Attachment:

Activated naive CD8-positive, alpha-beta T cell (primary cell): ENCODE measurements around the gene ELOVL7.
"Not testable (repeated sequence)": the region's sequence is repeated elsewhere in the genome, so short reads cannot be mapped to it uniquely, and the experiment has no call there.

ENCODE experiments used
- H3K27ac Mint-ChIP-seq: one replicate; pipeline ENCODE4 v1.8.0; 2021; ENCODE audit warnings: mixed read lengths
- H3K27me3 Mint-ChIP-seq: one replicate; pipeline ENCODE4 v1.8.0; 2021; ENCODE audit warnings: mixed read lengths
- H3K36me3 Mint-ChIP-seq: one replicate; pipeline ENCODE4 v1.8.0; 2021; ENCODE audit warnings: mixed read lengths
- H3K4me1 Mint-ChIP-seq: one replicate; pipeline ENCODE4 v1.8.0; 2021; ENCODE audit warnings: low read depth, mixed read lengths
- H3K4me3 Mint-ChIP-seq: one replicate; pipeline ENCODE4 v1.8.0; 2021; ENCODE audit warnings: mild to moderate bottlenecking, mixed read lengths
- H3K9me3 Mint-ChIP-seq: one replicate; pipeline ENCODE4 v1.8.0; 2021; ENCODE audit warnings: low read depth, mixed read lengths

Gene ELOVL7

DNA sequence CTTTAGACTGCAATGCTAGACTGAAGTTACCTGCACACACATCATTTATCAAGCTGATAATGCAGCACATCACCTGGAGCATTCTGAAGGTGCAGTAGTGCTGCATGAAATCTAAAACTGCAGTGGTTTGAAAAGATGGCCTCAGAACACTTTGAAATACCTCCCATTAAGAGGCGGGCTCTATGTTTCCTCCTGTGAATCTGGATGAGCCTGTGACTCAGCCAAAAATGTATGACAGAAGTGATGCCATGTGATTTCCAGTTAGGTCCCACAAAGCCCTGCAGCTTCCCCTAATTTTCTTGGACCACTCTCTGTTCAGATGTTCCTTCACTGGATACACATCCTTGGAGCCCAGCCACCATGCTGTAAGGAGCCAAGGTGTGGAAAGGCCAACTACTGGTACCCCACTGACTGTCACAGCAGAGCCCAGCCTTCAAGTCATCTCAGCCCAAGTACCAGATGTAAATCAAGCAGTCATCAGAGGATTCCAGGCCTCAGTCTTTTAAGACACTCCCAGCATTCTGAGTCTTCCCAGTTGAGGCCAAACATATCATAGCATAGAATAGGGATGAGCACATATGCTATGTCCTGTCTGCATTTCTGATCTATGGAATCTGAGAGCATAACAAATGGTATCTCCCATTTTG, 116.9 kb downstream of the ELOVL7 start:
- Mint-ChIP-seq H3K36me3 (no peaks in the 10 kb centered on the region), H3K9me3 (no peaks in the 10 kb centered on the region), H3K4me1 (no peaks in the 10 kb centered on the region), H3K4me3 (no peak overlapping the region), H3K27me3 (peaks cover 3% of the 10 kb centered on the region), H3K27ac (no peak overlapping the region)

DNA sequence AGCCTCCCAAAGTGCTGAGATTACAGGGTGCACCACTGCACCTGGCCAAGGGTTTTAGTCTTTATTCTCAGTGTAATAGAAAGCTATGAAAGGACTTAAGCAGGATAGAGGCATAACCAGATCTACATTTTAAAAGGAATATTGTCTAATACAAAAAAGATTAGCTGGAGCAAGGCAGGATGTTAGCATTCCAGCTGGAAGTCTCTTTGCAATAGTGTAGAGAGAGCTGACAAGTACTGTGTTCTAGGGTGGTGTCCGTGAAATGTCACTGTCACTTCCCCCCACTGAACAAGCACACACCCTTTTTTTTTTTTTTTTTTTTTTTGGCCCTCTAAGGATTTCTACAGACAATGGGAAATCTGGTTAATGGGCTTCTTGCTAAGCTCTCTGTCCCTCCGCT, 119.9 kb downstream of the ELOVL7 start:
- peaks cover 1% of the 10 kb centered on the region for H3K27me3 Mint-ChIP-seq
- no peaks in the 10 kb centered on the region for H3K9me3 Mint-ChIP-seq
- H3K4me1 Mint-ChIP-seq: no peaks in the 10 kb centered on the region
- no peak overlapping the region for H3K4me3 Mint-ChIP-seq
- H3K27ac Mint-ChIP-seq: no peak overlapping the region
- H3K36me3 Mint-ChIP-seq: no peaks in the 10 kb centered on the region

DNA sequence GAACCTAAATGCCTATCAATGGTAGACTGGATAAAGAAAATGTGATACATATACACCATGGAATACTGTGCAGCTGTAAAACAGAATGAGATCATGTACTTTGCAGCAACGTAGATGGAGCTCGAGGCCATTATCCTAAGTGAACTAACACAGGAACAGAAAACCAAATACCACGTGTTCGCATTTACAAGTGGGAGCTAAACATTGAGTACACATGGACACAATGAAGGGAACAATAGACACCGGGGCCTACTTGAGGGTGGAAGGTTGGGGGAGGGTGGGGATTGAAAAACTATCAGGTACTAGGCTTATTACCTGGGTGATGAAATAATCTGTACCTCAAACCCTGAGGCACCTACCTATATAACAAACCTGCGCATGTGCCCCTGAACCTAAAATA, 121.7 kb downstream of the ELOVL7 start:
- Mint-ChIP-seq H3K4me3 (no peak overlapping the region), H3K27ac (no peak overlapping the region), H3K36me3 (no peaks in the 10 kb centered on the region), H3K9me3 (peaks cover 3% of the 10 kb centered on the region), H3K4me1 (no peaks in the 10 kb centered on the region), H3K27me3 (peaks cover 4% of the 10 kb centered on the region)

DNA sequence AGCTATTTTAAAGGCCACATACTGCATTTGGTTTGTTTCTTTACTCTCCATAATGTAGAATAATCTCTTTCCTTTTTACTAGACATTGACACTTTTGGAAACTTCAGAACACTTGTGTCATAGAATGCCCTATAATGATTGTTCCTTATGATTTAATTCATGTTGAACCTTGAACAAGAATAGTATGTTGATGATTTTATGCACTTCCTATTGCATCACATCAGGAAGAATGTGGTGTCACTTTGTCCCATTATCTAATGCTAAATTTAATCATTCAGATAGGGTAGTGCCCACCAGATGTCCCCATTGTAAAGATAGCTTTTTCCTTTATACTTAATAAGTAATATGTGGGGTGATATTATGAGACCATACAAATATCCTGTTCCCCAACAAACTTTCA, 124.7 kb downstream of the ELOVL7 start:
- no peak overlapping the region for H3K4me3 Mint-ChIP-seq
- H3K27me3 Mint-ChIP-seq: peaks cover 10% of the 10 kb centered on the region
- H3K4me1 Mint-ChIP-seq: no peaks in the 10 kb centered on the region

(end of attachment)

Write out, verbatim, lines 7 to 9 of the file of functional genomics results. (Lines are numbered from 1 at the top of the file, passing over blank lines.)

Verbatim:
- H3K4me1 Mint-ChIP-seq: one replicate; pipeline ENCODE4 v1.8.0; 2021; ENCODE audit warnings: low read depth, mixed read lengths
- H3K4me3 Mint-ChIP-seq: one replicate; pipeline ENCODE4 v1.8.0; 2021; ENCODE audit warnings: mild to moderate bottlenecking, mixed read lengths
- H3K9me3 Mint-ChIP-seq: one replicate; pipeline ENCODE4 v1.8.0; 2021; ENCODE audit warnings: low read depth, mixed read lengths